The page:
It was going to be a historic day today and it has been as well, but a day betrayed by internal saboteurs of farmers movement, may be with patronization from the rulers. Yet farmer leadership failed to identify and check such elements which blunted the glory of their two months old great struggle. The farmers tractor march was to begin after official republic day parade, but farmers came out at 8 am only and got national media attention by 9 am along with national parade, but after 12 pm, the scenario completely overturned. The aggressive adventurist moves of some irresponsible perhaps internal saboteurs overturned the tables against farmers. BJP MP Sunny Deol's election agent Punjabi singer Deep Sidhu, known for his Khalistani leanings, took a group of farmers to first ITO and then to red fort and went up the rampart to unfurl flags of religion-Nishan Sahib and farmers' flag. One farmer died in his acrobatics with tractor. Even the most supportive media PTC Channel turned hostile with this action of this fellow. Sent many messages to Ravish Kumar, farmer leaders tried to retrieve situation by disassociating and condemning these elements and also returning to their place of dharna, but the huge damage has already been done. It will take time to rebuild such reputation, glory and moral high ground. Farmers movement which could have won a great victory if this parade had been peacefully concluded, now have to struggle harder even to keep the spirits of farmers sitting on protest for two months and ready to stay as long as they win. I was excited till 12 pm, later when the situation got deteriorated, felt sad. A Bhindrawale follower again betrayed farmers movement built on Bhagat Singh thought. What an irony! Punjab which was getting its glory of leading freedom struggle back, now stands stabbed by religious fundamentalist living in wishful world of winning Delhi-Dilli Fateh by unfurling a flag on red fort! A suicidal romantic illusion of victory by harming vital interests of farmers!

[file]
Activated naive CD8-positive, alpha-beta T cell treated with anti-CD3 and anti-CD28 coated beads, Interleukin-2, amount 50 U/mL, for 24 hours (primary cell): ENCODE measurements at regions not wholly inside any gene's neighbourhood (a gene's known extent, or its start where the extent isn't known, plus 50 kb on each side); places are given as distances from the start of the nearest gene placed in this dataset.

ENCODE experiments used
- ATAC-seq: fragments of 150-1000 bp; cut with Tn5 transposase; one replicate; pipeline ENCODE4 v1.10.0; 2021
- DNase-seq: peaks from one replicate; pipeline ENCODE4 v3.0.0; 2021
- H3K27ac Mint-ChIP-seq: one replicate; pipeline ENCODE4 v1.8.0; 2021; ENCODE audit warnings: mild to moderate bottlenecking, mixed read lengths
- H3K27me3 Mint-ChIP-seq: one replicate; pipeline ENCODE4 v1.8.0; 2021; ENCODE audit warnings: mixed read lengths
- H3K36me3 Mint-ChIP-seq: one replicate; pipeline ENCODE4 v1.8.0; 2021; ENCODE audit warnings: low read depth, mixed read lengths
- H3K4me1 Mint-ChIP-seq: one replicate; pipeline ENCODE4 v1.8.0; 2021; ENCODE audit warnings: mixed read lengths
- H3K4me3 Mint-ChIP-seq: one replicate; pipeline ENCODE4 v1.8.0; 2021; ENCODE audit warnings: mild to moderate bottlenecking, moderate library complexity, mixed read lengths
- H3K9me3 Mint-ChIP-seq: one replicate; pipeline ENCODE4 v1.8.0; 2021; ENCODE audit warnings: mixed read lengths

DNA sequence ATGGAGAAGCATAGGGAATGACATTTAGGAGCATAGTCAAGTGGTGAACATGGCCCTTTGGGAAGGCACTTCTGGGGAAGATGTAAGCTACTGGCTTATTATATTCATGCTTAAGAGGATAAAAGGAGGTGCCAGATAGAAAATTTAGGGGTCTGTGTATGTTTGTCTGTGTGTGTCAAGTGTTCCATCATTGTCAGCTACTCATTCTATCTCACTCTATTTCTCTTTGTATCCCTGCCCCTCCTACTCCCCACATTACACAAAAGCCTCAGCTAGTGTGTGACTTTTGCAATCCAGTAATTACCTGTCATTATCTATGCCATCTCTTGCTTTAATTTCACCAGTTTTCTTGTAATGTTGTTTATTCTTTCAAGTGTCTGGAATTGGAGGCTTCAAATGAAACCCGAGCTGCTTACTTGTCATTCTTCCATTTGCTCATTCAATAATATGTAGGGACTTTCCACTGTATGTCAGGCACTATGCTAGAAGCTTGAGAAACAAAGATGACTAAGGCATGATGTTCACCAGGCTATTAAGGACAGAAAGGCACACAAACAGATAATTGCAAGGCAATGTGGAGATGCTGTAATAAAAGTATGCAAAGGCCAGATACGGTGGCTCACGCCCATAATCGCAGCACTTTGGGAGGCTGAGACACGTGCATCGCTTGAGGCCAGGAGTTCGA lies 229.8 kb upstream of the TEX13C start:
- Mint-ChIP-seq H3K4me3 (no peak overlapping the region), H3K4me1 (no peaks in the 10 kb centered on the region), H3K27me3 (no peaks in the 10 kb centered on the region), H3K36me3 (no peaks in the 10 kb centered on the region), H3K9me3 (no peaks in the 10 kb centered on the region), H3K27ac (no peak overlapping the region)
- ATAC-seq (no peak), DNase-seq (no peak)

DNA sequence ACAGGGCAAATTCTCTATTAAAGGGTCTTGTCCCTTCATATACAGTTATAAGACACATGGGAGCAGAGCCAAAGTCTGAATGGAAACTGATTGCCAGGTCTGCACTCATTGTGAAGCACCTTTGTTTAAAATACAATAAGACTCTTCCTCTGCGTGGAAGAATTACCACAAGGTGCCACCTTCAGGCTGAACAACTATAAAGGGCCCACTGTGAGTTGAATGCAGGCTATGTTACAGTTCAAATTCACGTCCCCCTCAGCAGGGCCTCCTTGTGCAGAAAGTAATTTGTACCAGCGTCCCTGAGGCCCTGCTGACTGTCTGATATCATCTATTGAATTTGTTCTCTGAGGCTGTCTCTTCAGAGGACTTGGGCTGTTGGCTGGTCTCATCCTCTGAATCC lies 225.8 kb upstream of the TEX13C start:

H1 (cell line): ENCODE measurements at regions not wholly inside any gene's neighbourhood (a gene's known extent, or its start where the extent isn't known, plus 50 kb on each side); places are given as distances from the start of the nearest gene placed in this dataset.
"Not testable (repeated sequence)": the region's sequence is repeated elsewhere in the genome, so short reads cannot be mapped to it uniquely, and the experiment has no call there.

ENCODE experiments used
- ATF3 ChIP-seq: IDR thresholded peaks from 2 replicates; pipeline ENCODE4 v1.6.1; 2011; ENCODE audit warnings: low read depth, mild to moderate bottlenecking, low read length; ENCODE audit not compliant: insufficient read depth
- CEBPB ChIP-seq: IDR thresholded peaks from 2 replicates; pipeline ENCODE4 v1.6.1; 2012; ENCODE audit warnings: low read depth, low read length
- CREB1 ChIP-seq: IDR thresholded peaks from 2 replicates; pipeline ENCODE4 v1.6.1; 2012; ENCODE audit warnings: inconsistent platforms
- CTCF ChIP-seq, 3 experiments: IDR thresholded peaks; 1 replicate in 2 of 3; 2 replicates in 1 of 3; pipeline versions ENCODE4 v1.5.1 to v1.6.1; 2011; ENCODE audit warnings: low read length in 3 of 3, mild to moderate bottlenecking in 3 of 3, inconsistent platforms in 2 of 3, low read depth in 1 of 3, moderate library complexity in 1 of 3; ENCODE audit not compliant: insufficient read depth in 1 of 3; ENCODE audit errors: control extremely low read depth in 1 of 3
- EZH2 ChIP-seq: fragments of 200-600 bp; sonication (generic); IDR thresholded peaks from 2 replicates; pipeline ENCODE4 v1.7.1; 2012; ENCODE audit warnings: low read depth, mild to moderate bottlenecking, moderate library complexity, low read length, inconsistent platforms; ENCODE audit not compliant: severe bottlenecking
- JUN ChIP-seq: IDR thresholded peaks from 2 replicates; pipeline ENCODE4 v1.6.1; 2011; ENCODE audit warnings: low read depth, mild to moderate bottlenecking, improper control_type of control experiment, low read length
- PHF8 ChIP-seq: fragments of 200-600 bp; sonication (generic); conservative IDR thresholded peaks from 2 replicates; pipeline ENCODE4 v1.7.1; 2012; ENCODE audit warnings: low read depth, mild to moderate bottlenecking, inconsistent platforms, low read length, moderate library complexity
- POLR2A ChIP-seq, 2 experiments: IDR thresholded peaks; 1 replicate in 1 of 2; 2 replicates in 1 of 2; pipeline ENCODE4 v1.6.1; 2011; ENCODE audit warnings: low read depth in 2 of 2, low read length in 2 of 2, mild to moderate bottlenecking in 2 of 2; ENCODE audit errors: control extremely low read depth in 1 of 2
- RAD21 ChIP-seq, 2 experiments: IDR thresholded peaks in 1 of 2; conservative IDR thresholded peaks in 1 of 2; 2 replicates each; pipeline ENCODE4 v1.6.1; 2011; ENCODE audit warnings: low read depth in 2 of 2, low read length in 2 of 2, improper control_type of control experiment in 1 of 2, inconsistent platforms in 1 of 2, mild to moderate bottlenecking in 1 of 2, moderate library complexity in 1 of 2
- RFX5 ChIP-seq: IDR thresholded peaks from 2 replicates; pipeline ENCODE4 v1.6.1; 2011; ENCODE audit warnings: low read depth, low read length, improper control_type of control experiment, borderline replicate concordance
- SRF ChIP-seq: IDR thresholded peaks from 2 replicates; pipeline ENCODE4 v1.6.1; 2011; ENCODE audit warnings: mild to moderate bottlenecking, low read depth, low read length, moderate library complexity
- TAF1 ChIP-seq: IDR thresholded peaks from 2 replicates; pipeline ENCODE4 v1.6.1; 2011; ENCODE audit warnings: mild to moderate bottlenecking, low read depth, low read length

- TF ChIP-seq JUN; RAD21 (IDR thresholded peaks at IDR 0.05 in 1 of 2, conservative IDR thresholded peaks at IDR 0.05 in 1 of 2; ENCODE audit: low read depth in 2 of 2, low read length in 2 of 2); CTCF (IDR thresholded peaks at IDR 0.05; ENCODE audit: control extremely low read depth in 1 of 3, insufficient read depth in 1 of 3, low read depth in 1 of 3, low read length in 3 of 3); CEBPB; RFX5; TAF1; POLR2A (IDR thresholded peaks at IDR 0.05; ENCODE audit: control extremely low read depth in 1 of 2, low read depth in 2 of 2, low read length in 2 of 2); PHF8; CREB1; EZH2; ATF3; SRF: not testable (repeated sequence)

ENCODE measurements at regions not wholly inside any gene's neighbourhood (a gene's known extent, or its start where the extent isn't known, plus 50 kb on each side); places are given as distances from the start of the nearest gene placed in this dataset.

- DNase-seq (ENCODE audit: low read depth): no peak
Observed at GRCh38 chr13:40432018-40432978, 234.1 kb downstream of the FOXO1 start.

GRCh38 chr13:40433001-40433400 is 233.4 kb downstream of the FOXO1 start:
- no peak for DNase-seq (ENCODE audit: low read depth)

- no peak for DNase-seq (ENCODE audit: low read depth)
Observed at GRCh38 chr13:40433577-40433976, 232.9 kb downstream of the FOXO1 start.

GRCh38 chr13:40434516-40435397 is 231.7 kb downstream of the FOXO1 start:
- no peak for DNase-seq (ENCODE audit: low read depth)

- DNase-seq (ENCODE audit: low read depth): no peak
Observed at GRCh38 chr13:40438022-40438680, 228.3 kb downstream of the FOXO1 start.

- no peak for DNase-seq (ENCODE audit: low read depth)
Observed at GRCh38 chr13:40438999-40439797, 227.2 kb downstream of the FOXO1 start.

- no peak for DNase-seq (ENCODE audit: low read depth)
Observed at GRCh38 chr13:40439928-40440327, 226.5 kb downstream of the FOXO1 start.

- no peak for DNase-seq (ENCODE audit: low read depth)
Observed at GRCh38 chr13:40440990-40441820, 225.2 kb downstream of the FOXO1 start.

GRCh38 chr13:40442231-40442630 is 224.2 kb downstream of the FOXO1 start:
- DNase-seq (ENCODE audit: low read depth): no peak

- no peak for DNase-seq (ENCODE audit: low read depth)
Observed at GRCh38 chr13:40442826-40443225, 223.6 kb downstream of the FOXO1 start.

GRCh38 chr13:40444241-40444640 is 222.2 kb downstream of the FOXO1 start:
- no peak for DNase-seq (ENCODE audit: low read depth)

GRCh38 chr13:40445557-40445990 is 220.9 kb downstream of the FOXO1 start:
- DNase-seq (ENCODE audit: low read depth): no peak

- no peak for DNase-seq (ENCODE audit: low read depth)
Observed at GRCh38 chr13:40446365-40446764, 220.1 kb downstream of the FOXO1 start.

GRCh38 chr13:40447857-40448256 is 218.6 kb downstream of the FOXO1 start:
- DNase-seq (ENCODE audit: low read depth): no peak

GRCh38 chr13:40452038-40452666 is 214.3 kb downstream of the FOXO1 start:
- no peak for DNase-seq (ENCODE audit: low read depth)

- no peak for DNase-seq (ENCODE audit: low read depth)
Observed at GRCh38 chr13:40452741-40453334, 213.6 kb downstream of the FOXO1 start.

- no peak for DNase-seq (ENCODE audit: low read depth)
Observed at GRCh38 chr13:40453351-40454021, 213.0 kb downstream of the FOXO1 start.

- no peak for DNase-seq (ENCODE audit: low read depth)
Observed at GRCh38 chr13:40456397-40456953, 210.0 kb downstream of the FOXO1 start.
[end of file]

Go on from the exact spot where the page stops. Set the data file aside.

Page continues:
No Employment
Union Budget 2021-22 is a magical exercise full of hopes, dreams and aspirations to revive country's trillion dollar economy after the Covid-19 pandemic. It is, of course, for the leaders of the ruling party and their corporate partners. It identically symbolises digital capitalism with capitalists' growth. This government is not thinking about the vulnerable majorities—unemployment youth, poor along with elderly, women and children. This government has failed to generate employment for the youth. Therefore, the unemployment rate among educated youth is rapidly increasing. In her budget speech, the Finance Minister stated that the service and production sectors would boost would generate employment. But how? God knows. And what would be the strategies and what percentage of unemployed would be employed? There is no such direction. After a university degree with technical and professional skills, would they loiter? Or would they be a Zomato/Swigy delivery person? This government would form the Higher Education Commission. What are the wrongs with the UGC? Would it form an Unemployed Commission to register educated unemployed so that it would understand the real picture of the vibrant section of this country? It has deliberately been privatising public sectors i.e. railways, telecom and so forth. That's why Finance Minister. had no word for employment guarantee. Nonetheless, due to pandemic a large section of the population has lost their jobs, and they are living under constant threats of hunger and critical condition. This budget has no light of their recovery with a hope to survive.